Saturday, March 31, 2007
Saturday, March 31, 2007
Posted by Bill of the Birds at 11:13 AM
One of the meetings I attended here in South Texas was held in Roma, along the Rio Grande west of McAllen. We met in the new World Birding Center facility in Roma, which will serve as a nice stopping point for bird watchers driving along the Rio Grande searching for some of the specialty species found in this part of the world: brown jay, green and ringed kingfisher, red-billed pigeon, altamira and Audubon's oriole, and muscovy duck.
Roma is perhaps most famous as the location where the cult film Viva Zapata! was filmed in 1952. It was based on a John Steinbeck story and directed by Elia Kazan. The black-and-white movie, starring Marlon Brando and Anthony Quinn, was filmed primarily in Roma's picturesque zocalo or market square. The square is largely the same today as it was when it was built. A member of Roma's city council greeted us and proudly pointed out the balcony where, in one scene from the movie, a man jumped a horse out the second-story window, over the wrought-iron balcony rail and into the street.
Roma's square is now a national historic landmark and more restoration is planned to retain the town's borderlife charm.
The series of World Birding Centers throughout South Texas has elevated this area's excellence for visiting birders. Most of them feature a fine birding site (Roma's center is just a block from a brand-new birding deck on a bluff overlooking the river), plus a welcome/visitor's center and gift shop. They sell guides, gear, snacks and beverages, and have bird sightings logs, air conditioning, bathrooms, and in some cases, optics for loan or sale--all the things we birders want and need when we're afield in a far flung place. Each center is independent, often operated by the local chamber of commerce, local National Wildlife Refuge personnel, or park staff. Lots of winter Texans volunteer at the WBC sites offering help and directions for finding specialty birds.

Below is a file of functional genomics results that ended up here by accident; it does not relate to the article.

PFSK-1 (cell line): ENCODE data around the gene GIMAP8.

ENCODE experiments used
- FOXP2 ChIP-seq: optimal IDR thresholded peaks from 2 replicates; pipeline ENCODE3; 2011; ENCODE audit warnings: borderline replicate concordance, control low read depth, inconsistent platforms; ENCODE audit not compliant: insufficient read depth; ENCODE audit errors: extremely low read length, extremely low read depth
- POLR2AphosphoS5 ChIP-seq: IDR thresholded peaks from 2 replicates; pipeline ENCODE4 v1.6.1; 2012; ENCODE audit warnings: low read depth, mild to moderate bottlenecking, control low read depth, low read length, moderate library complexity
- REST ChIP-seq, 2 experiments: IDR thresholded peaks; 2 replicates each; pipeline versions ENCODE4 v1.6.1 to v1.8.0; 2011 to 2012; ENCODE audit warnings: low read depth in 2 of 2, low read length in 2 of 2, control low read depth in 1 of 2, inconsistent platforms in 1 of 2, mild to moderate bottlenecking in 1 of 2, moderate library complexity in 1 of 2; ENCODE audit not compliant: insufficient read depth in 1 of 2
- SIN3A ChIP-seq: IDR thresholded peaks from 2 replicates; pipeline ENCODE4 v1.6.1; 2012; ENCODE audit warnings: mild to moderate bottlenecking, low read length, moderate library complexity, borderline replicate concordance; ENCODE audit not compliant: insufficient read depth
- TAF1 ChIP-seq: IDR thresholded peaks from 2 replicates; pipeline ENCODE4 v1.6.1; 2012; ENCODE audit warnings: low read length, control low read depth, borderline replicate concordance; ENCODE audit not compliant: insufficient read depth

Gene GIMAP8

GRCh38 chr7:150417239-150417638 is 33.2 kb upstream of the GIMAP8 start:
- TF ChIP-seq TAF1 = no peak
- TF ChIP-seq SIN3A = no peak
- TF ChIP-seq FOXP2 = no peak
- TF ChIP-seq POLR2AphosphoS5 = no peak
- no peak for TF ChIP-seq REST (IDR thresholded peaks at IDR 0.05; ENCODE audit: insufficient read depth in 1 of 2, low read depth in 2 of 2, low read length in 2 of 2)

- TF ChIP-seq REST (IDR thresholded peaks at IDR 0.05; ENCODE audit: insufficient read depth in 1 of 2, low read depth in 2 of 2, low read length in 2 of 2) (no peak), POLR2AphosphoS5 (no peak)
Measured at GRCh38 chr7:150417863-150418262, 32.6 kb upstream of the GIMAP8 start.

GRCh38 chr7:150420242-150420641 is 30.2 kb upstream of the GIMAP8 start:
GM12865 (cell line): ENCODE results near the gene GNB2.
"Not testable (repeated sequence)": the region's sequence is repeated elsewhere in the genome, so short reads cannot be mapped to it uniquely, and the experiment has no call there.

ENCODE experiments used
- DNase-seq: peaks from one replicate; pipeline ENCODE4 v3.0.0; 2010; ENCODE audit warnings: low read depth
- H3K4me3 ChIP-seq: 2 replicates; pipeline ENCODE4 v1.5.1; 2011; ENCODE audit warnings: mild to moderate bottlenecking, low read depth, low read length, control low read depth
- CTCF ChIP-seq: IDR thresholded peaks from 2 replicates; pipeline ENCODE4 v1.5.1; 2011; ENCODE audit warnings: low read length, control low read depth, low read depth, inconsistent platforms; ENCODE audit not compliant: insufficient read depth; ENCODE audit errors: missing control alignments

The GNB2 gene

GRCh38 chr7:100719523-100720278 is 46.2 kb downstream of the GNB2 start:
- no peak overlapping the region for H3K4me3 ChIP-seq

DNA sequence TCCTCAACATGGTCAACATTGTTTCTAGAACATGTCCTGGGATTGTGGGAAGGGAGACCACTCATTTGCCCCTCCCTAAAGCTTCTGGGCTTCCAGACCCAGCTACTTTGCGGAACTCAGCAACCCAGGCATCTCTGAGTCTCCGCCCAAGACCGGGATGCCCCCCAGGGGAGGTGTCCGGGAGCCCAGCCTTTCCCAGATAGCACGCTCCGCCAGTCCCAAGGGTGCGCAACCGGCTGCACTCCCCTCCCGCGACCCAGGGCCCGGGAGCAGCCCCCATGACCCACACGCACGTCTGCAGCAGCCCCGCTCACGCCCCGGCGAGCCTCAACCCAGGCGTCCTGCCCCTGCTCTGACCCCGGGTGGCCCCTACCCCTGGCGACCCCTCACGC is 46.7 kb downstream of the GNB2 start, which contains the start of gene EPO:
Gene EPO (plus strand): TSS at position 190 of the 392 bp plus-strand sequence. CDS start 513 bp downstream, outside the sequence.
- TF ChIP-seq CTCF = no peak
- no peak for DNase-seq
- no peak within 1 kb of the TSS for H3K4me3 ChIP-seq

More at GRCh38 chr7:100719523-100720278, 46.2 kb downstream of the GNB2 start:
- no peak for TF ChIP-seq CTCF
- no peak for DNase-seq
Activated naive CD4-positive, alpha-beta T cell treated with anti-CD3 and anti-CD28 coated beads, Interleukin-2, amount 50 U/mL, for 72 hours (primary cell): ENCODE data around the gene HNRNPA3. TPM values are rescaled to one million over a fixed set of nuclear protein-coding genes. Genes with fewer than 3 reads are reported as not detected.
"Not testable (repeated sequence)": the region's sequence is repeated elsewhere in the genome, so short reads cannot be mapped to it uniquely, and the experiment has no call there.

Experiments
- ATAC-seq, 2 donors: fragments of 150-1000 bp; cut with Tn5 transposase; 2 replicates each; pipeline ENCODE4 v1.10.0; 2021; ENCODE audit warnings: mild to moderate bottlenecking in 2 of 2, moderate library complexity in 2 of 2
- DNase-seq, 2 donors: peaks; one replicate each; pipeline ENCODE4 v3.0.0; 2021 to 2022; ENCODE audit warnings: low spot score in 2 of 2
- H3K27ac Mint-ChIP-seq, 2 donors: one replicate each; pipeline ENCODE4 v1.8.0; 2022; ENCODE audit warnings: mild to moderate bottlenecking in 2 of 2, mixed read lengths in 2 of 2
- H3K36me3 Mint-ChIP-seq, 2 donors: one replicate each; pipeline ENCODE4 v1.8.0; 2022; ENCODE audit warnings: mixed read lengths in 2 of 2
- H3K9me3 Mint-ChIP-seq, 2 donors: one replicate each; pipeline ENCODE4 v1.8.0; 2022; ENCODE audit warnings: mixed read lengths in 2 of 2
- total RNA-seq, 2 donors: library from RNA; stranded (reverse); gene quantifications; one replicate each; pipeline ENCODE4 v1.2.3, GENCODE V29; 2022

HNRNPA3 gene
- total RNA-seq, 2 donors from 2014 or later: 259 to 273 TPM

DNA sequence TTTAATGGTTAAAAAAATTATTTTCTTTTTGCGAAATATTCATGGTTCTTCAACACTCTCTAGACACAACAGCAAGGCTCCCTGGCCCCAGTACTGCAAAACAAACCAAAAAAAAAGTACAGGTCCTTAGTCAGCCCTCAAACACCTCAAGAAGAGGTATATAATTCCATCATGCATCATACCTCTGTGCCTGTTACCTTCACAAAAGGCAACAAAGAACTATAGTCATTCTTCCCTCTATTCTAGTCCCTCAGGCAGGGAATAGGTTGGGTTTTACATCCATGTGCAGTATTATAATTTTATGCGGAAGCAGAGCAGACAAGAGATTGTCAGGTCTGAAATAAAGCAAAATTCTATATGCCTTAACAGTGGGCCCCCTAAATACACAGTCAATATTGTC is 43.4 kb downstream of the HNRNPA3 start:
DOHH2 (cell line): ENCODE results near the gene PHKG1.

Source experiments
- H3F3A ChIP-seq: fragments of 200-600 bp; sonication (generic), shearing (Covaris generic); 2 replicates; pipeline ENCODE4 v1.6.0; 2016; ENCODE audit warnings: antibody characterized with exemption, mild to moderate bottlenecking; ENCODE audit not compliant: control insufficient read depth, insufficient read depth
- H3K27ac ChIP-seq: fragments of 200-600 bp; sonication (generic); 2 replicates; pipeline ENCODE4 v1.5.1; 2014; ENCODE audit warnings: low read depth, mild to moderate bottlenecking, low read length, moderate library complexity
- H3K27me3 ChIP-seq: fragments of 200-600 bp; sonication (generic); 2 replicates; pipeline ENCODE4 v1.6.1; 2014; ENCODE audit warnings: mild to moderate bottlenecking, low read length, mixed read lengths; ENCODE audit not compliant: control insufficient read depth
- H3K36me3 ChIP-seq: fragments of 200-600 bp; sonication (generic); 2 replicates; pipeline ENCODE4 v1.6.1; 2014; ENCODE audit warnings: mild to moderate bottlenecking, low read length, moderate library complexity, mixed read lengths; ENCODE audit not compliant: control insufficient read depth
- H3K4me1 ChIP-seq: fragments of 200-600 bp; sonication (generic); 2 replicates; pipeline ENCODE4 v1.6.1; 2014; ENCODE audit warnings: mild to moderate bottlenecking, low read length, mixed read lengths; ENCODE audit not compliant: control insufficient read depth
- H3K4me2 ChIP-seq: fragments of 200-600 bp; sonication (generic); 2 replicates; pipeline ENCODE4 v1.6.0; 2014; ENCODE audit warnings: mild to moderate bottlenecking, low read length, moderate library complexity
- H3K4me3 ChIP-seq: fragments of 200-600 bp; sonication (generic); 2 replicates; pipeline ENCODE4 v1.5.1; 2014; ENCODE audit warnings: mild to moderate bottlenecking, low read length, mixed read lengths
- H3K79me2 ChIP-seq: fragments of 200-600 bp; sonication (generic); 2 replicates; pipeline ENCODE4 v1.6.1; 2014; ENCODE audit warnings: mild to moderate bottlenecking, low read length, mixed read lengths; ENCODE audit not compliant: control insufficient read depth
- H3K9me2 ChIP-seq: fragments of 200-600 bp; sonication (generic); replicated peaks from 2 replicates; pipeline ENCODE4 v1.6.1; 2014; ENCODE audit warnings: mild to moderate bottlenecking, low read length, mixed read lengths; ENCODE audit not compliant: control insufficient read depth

If you have not been to South Texas, you should plan a bird watching trip here. There are at least a dozen bird or nature festivals in the Rio Grande Valley each year. The festivals' organized birding/nature trips are a really good way to experience your first valley birding. Then, once you've soaked up most of the RGV birds, you can easily take a side trip into Mexico. Drive just three hours south and you can find yourself in tropical cloud forest looking at trogons, motmots, and other feathered tropical delights.
I didn't add any new birds to my list this week, but I did get to have another visit with lots of the area's most unusual birds. Highlights included northern beardless tyrannulet, least grebe, gray hawk, neotropic cormorant, and of course, green jay.
More pix and stories to follow. Perdoname, I've got a plane to catch.
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